Round Table Session 6
Voyages and exploration in the North Atlantic from the Middle Ages to the XVIIth Century
After the settlement of the North Atlantic Islands by the Norse, the Vinland sagas contain accounts of voyages to the mainland of North America in ca. the year 1000. These were the first known voyages of Europeans to America and after Columbus' historical voyage, exploration of the North Atlantic and the New World took off with the participation of almost all the major European states.
This session's theme covers a considerable time-span, most of the early modern period as well as the Middle Ages. A group of scholars mostly from the countries bordering on the North Atlantic have been invited to examine the following themes.
The role of fishing and whaling of various European peoples, such as the English, Dutch and Basque, greatly increased the knowledge of the geography of the North Atlantic, leading to further exploration. One focus will be on Svalbard's particular role in the early exploration of the Arctic regions, the argument being that Svalbard was an exception to the role of European expansion in the Arctic. Some contributors will discuss the search for the North-east Passage to India and China, while others will consider the search for the North-west Passage, the emphasis being on the many famous English explorers who undertook that mission.

Several of the contributors will be looking at the cartography of the region, how exploration continually improved the mapping of the North Atlantic, changing the image of the unknown and fearsome North Atlantic in the Middle Ages to the well-chartered North Atlantic at the end of the 17th century.

New archaeological evidence will figure in several papers as will memory as a historical tool. The enigma of the disappearance of the Norse Greenlanders will receive a fresh interpretation, the relationship between European people and their impact on indigenous people will be considered, for example Frobisher's experiences with the Inuit tradition. Was this unique?.
A fresh look will be taken at the itineraries of the early trans-Atlantic voyages. Did Zuan Caboto choose the old Norse route to Greenland or the more southern route, based on the bolder Renaissance vision? Did Cabot and Columbus have knowledge of the Vinland sagas? Is there a Bristol connection?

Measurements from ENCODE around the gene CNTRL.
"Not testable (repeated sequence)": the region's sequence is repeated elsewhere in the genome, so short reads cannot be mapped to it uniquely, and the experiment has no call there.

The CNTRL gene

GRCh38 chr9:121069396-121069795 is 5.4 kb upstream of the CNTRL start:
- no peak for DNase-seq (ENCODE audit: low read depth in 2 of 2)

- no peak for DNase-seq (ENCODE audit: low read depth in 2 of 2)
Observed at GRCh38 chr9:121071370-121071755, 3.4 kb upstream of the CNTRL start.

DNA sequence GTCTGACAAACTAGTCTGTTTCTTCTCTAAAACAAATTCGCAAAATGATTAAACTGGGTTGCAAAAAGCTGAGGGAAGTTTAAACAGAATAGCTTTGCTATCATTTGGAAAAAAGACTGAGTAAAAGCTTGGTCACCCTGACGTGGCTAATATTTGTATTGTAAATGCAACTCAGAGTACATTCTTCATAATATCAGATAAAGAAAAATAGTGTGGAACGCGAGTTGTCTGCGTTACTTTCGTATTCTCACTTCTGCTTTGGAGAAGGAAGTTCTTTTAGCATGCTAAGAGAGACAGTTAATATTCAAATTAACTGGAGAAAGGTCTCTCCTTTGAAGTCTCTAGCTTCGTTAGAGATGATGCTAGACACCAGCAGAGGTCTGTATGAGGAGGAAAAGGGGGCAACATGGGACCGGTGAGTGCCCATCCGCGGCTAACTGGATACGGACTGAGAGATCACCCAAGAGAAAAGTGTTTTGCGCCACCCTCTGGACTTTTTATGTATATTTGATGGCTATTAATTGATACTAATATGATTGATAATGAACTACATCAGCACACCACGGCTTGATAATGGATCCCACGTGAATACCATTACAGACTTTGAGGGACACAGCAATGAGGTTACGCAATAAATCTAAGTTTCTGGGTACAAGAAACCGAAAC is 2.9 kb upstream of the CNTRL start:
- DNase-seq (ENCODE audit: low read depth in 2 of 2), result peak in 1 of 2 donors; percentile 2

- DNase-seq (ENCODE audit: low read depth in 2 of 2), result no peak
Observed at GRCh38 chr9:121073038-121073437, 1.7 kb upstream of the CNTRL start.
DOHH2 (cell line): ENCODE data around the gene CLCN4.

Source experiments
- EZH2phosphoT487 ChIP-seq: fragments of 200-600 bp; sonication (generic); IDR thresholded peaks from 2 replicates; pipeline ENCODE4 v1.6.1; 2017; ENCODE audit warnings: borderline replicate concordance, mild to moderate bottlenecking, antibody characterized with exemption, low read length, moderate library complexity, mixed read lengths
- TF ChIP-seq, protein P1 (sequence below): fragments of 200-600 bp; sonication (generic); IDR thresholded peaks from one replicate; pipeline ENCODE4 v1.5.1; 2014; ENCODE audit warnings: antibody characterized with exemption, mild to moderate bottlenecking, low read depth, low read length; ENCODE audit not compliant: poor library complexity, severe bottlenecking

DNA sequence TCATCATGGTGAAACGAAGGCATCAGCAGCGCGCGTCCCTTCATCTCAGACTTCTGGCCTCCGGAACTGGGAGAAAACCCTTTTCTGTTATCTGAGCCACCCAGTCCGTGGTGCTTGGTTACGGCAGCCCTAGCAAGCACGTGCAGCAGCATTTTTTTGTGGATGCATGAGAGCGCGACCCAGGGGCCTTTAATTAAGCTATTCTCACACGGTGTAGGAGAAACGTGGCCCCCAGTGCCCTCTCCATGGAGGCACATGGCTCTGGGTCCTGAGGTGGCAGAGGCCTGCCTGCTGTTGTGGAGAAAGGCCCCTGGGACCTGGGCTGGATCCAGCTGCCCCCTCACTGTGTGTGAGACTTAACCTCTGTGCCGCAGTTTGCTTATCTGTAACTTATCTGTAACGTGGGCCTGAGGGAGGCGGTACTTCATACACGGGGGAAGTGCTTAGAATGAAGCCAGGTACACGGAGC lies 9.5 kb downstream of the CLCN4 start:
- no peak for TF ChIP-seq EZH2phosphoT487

The role of nationalism, late-medieval nationalism as well as the 19th and 20th century version, in the invention of a tradition of European voyages of discovery, is another of the "fashionable" themes under discussion. Today there is great national pride in these many European explorers: Columbus, Leif the Lucky, Sir Walter Raleigh. This raises the interesting question of "heroes of history". Could exploration not succeed without men not only daring and skilled in seamanship but also awe-inspiring and self-seeking asks one of our experts. What kind of man was the explorer? Dauntless Viking, buccaneer or scientist? Was he interested in exploration for its own sake? Were they personally motivatated or were they simply sent as tools of private or public (royal) enterprises? We will have a chance to discuss the close connection between exploitation and exploration What was the rationale and experience behind for instance English investment in North America during the later centuries?

Finally the session will end by opening up the geographical perspective in a paper demonstrating how science (in this case botany) became increasingly integral to voyages of exploration in the 18th century and its importance in transforming some of the above-mentioned European nations into great colonial empires with interests far beyond the North Atlantic.